- 23,000 Estimated number of residential units in the scenario area that would suffer extensive or complete damage.
- 36,000 Estimated number of households in the scenario area that would be displaced.
- Repair costs could be high Construction costs in San Diego are higher than the national average.
- “Older highly vulnerable structure types will be hardest hit” With extensive damage, building losses and many possible casualties.
Unveiling the Potential Impact of a Major Earthquake on the Rose Canyon Fault
Life as we know it in San Diego would be disrupted after a major earthquake on the Rose Canyon Fault zone. The recent EERI San Diego Earthquake Scenario study estimated that the region would experience $5.2 billion lost income, and 36,000 households would be displaced. The earthquake would ruin San Diego’s aging apartments and houses, adding to the crisis in affordable housing. Water, sewer lines and gas line services could be out for months. The I-5 transportation corridor as well as airport and rail services would be seriously affected by the rupture. Other impacts include:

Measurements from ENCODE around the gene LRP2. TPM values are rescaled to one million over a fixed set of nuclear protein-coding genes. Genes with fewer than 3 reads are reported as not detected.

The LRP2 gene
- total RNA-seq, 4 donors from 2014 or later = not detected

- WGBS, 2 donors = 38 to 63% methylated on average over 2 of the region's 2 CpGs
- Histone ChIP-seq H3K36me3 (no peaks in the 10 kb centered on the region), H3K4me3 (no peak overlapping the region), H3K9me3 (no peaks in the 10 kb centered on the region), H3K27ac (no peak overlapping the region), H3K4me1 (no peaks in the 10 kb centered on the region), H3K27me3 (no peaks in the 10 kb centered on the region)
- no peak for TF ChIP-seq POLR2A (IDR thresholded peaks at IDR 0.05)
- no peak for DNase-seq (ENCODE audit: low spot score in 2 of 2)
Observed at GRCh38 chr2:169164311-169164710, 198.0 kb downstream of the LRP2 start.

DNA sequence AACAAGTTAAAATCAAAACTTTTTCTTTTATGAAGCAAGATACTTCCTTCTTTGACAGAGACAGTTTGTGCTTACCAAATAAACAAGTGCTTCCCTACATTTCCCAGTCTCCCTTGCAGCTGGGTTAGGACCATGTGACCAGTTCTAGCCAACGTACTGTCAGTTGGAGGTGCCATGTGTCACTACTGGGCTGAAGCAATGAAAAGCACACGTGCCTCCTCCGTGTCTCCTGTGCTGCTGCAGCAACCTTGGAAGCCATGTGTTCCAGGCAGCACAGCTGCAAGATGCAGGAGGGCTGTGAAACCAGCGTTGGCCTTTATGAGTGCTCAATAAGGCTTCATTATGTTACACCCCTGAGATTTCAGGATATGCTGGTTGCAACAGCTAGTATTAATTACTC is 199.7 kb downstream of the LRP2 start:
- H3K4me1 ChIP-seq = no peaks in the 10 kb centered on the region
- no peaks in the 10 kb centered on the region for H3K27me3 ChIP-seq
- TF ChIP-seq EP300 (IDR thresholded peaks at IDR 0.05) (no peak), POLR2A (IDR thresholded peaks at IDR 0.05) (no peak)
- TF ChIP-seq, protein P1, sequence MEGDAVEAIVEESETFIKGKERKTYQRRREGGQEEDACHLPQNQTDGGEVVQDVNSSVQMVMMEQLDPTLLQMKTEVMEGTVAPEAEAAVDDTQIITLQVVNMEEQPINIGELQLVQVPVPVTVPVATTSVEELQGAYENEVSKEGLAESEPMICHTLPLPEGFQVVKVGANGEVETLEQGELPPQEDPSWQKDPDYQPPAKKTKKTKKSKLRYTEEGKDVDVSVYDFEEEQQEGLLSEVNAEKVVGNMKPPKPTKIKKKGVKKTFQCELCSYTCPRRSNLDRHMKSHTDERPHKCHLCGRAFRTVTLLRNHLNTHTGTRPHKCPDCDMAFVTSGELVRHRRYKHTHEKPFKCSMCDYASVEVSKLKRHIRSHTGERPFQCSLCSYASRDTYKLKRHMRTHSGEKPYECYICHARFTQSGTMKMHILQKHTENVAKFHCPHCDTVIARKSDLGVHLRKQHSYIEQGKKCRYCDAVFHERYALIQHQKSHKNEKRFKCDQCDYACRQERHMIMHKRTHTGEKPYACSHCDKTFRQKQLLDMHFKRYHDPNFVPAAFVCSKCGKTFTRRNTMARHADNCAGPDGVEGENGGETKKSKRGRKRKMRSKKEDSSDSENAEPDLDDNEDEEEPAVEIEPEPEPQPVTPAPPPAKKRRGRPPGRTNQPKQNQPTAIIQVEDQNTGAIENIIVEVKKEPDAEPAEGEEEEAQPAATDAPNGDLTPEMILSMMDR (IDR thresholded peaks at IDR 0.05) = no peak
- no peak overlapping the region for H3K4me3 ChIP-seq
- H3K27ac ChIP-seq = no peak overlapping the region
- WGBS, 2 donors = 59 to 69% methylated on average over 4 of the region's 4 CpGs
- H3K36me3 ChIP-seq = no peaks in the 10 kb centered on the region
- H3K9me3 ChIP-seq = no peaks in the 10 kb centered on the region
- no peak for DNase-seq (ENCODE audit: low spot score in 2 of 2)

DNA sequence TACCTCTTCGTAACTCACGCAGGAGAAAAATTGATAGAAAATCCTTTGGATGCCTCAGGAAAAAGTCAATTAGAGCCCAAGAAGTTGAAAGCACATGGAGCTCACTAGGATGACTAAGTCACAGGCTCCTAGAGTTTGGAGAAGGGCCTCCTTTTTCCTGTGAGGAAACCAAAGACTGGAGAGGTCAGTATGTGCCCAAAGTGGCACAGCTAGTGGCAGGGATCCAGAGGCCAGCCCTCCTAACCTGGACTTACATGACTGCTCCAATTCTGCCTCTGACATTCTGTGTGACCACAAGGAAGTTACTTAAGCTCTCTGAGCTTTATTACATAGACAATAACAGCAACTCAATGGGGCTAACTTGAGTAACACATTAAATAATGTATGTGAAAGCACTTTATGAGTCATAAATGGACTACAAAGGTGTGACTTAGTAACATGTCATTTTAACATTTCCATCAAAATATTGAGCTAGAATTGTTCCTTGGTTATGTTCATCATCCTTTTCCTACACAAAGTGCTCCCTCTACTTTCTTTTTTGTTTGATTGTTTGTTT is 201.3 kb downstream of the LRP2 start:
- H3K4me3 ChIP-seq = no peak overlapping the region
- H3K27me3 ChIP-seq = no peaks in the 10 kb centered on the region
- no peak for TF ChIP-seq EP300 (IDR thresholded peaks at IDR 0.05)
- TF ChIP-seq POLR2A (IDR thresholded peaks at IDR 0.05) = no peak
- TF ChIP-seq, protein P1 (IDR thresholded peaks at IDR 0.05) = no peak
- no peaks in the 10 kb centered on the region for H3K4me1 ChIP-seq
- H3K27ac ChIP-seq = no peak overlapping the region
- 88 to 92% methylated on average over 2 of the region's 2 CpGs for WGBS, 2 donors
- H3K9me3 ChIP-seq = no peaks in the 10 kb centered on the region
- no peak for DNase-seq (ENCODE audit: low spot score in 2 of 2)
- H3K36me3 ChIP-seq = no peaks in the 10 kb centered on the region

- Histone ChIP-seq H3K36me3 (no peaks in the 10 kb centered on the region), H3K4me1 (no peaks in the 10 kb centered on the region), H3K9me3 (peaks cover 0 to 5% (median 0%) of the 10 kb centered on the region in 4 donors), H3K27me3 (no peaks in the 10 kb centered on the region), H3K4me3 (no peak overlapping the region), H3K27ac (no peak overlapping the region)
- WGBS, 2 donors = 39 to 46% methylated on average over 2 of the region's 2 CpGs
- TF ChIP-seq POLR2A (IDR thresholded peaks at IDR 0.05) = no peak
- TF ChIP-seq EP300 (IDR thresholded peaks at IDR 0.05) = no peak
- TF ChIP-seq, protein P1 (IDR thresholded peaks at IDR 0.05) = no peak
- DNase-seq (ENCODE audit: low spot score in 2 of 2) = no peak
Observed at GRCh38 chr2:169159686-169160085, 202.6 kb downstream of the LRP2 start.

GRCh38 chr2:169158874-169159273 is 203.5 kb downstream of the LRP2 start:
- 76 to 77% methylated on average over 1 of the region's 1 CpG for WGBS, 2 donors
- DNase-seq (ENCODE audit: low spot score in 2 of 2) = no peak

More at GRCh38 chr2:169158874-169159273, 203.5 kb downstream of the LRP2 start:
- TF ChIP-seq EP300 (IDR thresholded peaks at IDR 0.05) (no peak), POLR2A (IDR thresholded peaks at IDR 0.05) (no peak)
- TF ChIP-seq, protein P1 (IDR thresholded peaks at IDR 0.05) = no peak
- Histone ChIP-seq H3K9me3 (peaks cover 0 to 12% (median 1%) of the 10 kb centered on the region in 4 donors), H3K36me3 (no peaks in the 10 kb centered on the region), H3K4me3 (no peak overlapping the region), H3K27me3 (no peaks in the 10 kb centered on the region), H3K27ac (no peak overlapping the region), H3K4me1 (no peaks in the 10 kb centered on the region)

- Widespread liquefaction along Mission Bay, Mission Valley, the San Diego International Airport, Coronado island and the South Bay cities of Chula Vista, National City and Imperial Beach.
- Liquefaction on the nation’s fourth biggest Department of Defense facilities, home to three nuclear aircraft carriers.
- Earthquake-triggered landslides on the hills of San Diego would affect Mount Soledad, Point Loma, Mission Valley, and Sorrento Valley.
Is Your House Near the Rose Canyon Fault?
The Rose Canyon fault in San Diego starts near Mission Valley and heads north toward La Jolla where it joins other faults. Most Californians live near an active earthquake fault.
Find out about your home’s earthquake risk with CEA’s earthquake fault by county.
How to prepare your home before an earthquake strikes
- Tall, heavy furniture that could topple, such as bookcases, china cabinets, or modular wall units.
- Water heaters that are not up to code by being strapped could rupture.
- Stoves and appliances that could move enough to rupture gas or electrical lines.
- Hanging plants in heavy pots that could swing free of hooks.
- Heavy picture frames or mirrors over a bed.
- Latches on kitchen cabinets or other cabinets that will not hold the door closed during shaking.
- Breakables or heavy objects that are kept on high or open shelves.
- A masonry chimney that could crumble and fall through an unsupported roof.
- Flammable liquids, such as painting or cleaning products, which would be safer in a garage or outside shed.